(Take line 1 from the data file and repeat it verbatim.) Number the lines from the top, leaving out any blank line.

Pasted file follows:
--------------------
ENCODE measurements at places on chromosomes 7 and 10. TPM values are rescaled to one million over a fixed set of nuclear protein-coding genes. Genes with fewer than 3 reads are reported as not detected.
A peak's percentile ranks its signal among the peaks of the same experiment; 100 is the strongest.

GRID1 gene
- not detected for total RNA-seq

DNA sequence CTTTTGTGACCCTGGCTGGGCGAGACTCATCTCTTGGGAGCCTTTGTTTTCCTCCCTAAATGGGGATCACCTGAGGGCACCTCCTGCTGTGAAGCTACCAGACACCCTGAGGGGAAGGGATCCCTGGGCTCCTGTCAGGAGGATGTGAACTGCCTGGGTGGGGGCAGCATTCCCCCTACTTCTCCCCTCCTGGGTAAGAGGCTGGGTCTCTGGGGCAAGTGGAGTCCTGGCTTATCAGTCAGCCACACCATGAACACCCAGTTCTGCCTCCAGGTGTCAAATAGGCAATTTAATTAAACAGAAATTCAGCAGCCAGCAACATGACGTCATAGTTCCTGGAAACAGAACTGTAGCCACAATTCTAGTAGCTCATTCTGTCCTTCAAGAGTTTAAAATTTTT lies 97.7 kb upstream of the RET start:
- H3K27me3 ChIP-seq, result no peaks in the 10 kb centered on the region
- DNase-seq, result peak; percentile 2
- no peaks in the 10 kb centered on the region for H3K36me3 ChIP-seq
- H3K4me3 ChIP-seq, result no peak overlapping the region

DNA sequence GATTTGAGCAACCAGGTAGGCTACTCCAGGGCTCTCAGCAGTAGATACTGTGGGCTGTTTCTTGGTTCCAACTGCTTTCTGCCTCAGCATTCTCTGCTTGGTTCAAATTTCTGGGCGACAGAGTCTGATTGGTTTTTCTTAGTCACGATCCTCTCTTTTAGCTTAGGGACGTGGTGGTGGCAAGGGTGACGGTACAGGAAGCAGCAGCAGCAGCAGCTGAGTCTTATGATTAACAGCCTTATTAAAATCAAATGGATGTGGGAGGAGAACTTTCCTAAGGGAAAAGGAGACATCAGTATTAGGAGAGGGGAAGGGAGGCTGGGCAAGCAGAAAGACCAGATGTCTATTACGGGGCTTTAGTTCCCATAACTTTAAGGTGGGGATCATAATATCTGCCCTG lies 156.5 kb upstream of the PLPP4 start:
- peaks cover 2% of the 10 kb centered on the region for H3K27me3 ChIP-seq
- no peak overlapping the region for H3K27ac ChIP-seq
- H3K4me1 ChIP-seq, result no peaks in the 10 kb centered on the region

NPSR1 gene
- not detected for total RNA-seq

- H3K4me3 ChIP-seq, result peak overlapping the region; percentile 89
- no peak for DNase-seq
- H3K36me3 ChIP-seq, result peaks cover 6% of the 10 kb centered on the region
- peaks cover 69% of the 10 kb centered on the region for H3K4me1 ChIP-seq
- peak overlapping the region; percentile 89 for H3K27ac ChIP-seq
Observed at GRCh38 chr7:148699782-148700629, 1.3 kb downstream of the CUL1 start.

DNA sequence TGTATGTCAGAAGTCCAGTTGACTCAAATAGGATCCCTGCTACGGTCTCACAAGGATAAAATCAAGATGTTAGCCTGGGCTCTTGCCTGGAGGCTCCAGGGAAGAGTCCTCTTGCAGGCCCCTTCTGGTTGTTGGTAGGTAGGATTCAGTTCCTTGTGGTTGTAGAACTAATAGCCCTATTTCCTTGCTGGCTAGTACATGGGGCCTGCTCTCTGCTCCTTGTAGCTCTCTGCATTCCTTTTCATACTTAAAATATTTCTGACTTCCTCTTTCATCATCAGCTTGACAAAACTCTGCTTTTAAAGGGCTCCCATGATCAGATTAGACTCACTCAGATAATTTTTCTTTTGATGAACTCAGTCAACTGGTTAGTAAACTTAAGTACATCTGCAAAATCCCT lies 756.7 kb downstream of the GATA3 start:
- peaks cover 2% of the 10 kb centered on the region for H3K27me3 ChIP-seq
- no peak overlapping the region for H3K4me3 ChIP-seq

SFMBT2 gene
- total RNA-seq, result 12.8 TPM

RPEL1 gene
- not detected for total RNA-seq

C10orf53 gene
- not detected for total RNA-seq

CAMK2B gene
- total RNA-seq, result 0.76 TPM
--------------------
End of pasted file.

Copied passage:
ENCODE measurements at places on chromosomes 7 and 10. TPM values are rescaled to one million over a fixed set of nuclear protein-coding genes. Genes with fewer than 3 reads are reported as not detected.